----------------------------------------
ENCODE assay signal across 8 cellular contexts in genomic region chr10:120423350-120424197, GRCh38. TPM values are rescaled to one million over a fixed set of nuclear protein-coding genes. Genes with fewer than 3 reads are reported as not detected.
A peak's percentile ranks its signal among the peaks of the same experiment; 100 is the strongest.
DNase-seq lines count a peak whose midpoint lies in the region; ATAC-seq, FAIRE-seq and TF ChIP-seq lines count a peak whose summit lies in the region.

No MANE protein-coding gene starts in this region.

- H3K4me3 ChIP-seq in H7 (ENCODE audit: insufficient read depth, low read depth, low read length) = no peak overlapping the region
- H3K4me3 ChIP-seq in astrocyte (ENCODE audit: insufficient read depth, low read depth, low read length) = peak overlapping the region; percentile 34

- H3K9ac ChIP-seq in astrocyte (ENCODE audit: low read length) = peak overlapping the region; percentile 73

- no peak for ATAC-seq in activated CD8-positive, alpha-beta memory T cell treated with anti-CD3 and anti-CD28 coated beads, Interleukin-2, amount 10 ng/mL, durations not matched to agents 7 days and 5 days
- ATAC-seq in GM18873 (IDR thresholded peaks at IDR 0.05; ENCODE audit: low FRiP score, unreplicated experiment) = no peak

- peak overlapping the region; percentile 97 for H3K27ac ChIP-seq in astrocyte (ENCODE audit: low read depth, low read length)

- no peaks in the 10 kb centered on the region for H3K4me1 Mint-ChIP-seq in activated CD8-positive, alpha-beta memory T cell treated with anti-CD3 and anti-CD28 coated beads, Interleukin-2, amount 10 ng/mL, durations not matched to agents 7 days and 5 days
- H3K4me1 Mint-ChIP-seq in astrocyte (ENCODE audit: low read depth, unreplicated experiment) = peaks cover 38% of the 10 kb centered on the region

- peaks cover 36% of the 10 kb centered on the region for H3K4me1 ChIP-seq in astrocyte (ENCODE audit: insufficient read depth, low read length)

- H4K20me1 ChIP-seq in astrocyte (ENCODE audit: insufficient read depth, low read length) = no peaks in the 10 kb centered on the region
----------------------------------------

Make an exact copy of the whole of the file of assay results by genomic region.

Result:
ENCODE assay signal across 8 cellular contexts in genomic region chr10:120423350-120424197, GRCh38. TPM values are rescaled to one million over a fixed set of nuclear protein-coding genes. Genes with fewer than 3 reads are reported as not detected.
A peak's percentile ranks its signal among the peaks of the same experiment; 100 is the strongest.
DNase-seq lines count a peak whose midpoint lies in the region; ATAC-seq, FAIRE-seq and TF ChIP-seq lines count a peak whose summit lies in the region.

No MANE protein-coding gene starts in this region.

- H3K4me3 ChIP-seq in H7 (ENCODE audit: insufficient read depth, low read depth, low read length) = no peak overlapping the region
- H3K4me3 ChIP-seq in astrocyte (ENCODE audit: insufficient read depth, low read depth, low read length) = peak overlapping the region; percentile 34

- H3K9ac ChIP-seq in astrocyte (ENCODE audit: low read length) = peak overlapping the region; percentile 73

- no peak for ATAC-seq in activated CD8-positive, alpha-beta memory T cell treated with anti-CD3 and anti-CD28 coated beads, Interleukin-2, amount 10 ng/mL, durations not matched to agents 7 days and 5 days
- ATAC-seq in GM18873 (IDR thresholded peaks at IDR 0.05; ENCODE audit: low FRiP score, unreplicated experiment) = no peak

- peak overlapping the region; percentile 97 for H3K27ac ChIP-seq in astrocyte (ENCODE audit: low read depth, low read length)

- no peaks in the 10 kb centered on the region for H3K4me1 Mint-ChIP-seq in activated CD8-positive, alpha-beta memory T cell treated with anti-CD3 and anti-CD28 coated beads, Interleukin-2, amount 10 ng/mL, durations not matched to agents 7 days and 5 days
- H3K4me1 Mint-ChIP-seq in astrocyte (ENCODE audit: low read depth, unreplicated experiment) = peaks cover 38% of the 10 kb centered on the region

- peaks cover 36% of the 10 kb centered on the region for H3K4me1 ChIP-seq in astrocyte (ENCODE audit: insufficient read depth, low read length)

- H4K20me1 ChIP-seq in astrocyte (ENCODE audit: insufficient read depth, low read length) = no peaks in the 10 kb centered on the region